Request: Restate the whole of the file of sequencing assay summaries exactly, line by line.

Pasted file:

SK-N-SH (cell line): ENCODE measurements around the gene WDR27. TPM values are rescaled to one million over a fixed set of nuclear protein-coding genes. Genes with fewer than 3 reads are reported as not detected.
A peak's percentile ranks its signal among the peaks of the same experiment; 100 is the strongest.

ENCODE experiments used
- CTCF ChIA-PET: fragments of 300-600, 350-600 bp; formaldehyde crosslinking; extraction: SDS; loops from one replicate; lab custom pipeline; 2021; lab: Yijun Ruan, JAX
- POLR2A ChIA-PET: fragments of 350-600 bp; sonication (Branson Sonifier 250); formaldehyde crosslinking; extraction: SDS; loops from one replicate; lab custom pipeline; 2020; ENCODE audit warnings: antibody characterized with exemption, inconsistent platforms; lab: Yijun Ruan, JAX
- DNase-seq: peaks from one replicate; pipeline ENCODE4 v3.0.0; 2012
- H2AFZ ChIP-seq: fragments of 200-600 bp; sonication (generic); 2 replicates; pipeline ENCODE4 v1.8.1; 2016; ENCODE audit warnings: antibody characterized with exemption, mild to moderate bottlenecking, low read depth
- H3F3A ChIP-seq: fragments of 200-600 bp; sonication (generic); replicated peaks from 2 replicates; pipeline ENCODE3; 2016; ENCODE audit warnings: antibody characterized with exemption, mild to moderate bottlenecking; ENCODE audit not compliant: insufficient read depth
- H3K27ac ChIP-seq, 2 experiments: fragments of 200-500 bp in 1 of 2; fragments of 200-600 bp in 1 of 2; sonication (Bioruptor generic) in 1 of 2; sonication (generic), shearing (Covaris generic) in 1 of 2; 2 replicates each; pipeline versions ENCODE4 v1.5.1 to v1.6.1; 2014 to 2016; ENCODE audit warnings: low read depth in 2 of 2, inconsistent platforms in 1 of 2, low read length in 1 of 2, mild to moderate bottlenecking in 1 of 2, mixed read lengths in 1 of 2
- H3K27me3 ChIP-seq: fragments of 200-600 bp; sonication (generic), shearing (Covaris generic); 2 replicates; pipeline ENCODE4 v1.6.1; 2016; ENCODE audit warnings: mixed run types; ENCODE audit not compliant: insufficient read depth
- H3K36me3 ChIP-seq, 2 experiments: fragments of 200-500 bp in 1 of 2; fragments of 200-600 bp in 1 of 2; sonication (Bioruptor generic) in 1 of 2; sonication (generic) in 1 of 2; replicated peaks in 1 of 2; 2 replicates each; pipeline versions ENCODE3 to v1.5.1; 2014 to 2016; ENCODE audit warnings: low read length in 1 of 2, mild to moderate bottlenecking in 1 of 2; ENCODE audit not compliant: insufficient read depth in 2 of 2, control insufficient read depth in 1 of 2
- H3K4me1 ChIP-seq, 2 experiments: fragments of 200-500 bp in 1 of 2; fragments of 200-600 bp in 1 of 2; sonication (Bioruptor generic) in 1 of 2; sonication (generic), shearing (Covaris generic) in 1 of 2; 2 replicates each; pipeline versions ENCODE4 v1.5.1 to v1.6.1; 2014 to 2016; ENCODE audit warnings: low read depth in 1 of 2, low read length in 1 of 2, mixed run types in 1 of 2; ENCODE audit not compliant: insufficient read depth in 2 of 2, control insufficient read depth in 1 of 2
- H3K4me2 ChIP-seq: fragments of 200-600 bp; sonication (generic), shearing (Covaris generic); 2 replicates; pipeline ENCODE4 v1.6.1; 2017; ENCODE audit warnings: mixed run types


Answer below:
SK-N-SH (cell line): ENCODE measurements around the gene WDR27. TPM values are rescaled to one million over a fixed set of nuclear protein-coding genes. Genes with fewer than 3 reads are reported as not detected.
A peak's percentile ranks its signal among the peaks of the same experiment; 100 is the strongest.

ENCODE experiments used
- CTCF ChIA-PET: fragments of 300-600, 350-600 bp; formaldehyde crosslinking; extraction: SDS; loops from one replicate; lab custom pipeline; 2021; lab: Yijun Ruan, JAX
- POLR2A ChIA-PET: fragments of 350-600 bp; sonication (Branson Sonifier 250); formaldehyde crosslinking; extraction: SDS; loops from one replicate; lab custom pipeline; 2020; ENCODE audit warnings: antibody characterized with exemption, inconsistent platforms; lab: Yijun Ruan, JAX
- DNase-seq: peaks from one replicate; pipeline ENCODE4 v3.0.0; 2012
- H2AFZ ChIP-seq: fragments of 200-600 bp; sonication (generic); 2 replicates; pipeline ENCODE4 v1.8.1; 2016; ENCODE audit warnings: antibody characterized with exemption, mild to moderate bottlenecking, low read depth
- H3F3A ChIP-seq: fragments of 200-600 bp; sonication (generic); replicated peaks from 2 replicates; pipeline ENCODE3; 2016; ENCODE audit warnings: antibody characterized with exemption, mild to moderate bottlenecking; ENCODE audit not compliant: insufficient read depth
- H3K27ac ChIP-seq, 2 experiments: fragments of 200-500 bp in 1 of 2; fragments of 200-600 bp in 1 of 2; sonication (Bioruptor generic) in 1 of 2; sonication (generic), shearing (Covaris generic) in 1 of 2; 2 replicates each; pipeline versions ENCODE4 v1.5.1 to v1.6.1; 2014 to 2016; ENCODE audit warnings: low read depth in 2 of 2, inconsistent platforms in 1 of 2, low read length in 1 of 2, mild to moderate bottlenecking in 1 of 2, mixed read lengths in 1 of 2
- H3K27me3 ChIP-seq: fragments of 200-600 bp; sonication (generic), shearing (Covaris generic); 2 replicates; pipeline ENCODE4 v1.6.1; 2016; ENCODE audit warnings: mixed run types; ENCODE audit not compliant: insufficient read depth
- H3K36me3 ChIP-seq, 2 experiments: fragments of 200-500 bp in 1 of 2; fragments of 200-600 bp in 1 of 2; sonication (Bioruptor generic) in 1 of 2; sonication (generic) in 1 of 2; replicated peaks in 1 of 2; 2 replicates each; pipeline versions ENCODE3 to v1.5.1; 2014 to 2016; ENCODE audit warnings: low read length in 1 of 2, mild to moderate bottlenecking in 1 of 2; ENCODE audit not compliant: insufficient read depth in 2 of 2, control insufficient read depth in 1 of 2
- H3K4me1 ChIP-seq, 2 experiments: fragments of 200-500 bp in 1 of 2; fragments of 200-600 bp in 1 of 2; sonication (Bioruptor generic) in 1 of 2; sonication (generic), shearing (Covaris generic) in 1 of 2; 2 replicates each; pipeline versions ENCODE4 v1.5.1 to v1.6.1; 2014 to 2016; ENCODE audit warnings: low read depth in 1 of 2, low read length in 1 of 2, mixed run types in 1 of 2; ENCODE audit not compliant: insufficient read depth in 2 of 2, control insufficient read depth in 1 of 2
- H3K4me2 ChIP-seq: fragments of 200-600 bp; sonication (generic), shearing (Covaris generic); 2 replicates; pipeline ENCODE4 v1.6.1; 2017; ENCODE audit warnings: mixed run types